Both presentations used visual aids that would end up helping them and their audience understand what they were talking about. I thought the doctor who wanted to persuade his audience to wear helmets more often because of scientific reasons. While the other man wanted more of an urban cycling concept where he used aesthetically pleasing pictures rather than stats and bullet points. I really liked how the other man used pictures that were very nice and instead of showing the stats he talked about the stats.
The picture above is of my second bike that I got for my 12th birthday. My dad and I would go on bike rides in the mornings before I went to school and before he went to work. This really helped me clear my mind before school started. I stopped riding my bike when high school started but my dad still tries to ride his bike every morning. This bike holds a lot of sentimental value to me because it was the first birthday present I received when we moved into our first official home. My friends and I would also go riding our bikes around the neighborhood and occasionally the city. One of my favorite memories of me and this bike is when I decided it was a good idea to ride it down a hill. Sadly, I did not see this big rock and I ended up tripping on it while on my bike. I cried. A LOT because I thought I broke my bike but everything turned out to be A okay and I ended up the way that I currently am.
One thing that I felt I did well was the usage of pictures of the different type of bicyclists in America and India, and how a planned out my presentation. I also think that my sense of humor was a plus point because it made me more comfortable with the audience and it created a sense of trust between the both of us. I wish I had practiced a little more than I already had. I do feel like I conveyed the message that bicyclists in India are not as safe as bicyclists in America. I think my delivery was alright, there were obviously a lot of things that I could work on, such as a gesture and posture. I do think that this presentation helped me learn a lot about credibility and how it can be used in a presentation rather than a paper, which I tend to feel comfortable with. For future presentations I want to be able really think it through and know what I mainly want to focus on. I also want to practice more than I previously did for this presentation.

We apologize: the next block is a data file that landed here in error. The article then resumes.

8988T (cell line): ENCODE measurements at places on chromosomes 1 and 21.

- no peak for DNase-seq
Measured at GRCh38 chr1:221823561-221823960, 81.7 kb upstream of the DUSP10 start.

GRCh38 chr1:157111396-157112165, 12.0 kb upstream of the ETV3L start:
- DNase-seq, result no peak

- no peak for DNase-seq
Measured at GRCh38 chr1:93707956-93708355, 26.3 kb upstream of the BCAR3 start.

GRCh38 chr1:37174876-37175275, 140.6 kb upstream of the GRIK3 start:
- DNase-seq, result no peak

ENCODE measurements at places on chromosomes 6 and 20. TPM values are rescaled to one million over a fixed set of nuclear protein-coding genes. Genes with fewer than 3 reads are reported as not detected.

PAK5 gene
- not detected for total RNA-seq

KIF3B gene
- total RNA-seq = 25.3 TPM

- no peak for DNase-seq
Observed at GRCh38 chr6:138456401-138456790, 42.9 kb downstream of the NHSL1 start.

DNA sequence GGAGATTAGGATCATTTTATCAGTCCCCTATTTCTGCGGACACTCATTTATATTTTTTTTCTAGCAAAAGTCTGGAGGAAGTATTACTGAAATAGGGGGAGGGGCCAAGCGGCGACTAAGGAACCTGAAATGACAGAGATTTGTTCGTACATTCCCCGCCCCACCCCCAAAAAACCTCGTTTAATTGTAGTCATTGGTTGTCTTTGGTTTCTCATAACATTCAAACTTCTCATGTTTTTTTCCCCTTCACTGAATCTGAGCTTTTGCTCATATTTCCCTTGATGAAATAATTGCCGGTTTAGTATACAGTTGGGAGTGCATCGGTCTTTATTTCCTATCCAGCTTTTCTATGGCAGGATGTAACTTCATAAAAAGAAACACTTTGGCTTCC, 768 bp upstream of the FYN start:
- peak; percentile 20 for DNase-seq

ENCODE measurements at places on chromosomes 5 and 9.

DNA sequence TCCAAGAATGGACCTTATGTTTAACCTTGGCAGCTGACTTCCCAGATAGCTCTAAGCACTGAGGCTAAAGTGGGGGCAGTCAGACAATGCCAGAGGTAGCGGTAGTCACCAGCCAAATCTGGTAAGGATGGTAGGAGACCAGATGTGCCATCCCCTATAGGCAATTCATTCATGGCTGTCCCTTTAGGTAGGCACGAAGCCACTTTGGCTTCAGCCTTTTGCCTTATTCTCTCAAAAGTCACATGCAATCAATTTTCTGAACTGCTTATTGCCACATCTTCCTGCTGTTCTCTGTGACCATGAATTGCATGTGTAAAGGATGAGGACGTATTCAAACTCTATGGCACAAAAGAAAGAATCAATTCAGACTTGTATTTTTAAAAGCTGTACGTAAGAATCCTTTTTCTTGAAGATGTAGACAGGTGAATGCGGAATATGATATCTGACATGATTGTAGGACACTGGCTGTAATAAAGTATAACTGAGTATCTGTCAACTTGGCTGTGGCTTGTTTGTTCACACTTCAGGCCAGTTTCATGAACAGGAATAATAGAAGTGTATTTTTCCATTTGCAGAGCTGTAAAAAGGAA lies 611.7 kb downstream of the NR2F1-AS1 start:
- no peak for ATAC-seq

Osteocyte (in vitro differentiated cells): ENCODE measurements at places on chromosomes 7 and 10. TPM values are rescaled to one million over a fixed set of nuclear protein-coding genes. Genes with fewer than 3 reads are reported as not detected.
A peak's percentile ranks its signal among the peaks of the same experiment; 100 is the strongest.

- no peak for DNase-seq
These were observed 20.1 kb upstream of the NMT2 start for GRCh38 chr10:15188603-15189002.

I can gladly say that my first experience with the speaking center was truly a memorable one. Nechal, my tutor, helped me come up with an idea on what to talk about and how that topic can be beneficial to me. We came up with three different ideas that I could talk about but then ended up singling the one that was most important to me. She helped me choose and brainstorm topics that I could talk about easily. Throughout this process she was very supportive and had many ideas on how to make my presentation and information easy to understand. I brought up a lot of experience that I have seen in India and America and she helped me incorporate it into something that was easy for my audience to understand as well. I would recommend going to Nechal the next time you stop by the speaking center.
I want to go in depth about how differently we use bikes in America and in India. I will be talking about how in the United States being the first world country that it is, bikes are used for exercise and recreation. Usually in America the middle and upper class can afford owning a bicycle. While in India bikes are usually used for transporting mail, mail, people and other remedial work. I want to focus on how these different uses for bikes affect the people living in these two vastly different countries. I will use pictures from India and San Francisco as my visual aid. As for sources I want to use close family and friends in America as well as family in India which will help me and the audience grasp a better idea of the major differences in something as small as using a bike.
paint a personal picture (about biking in America)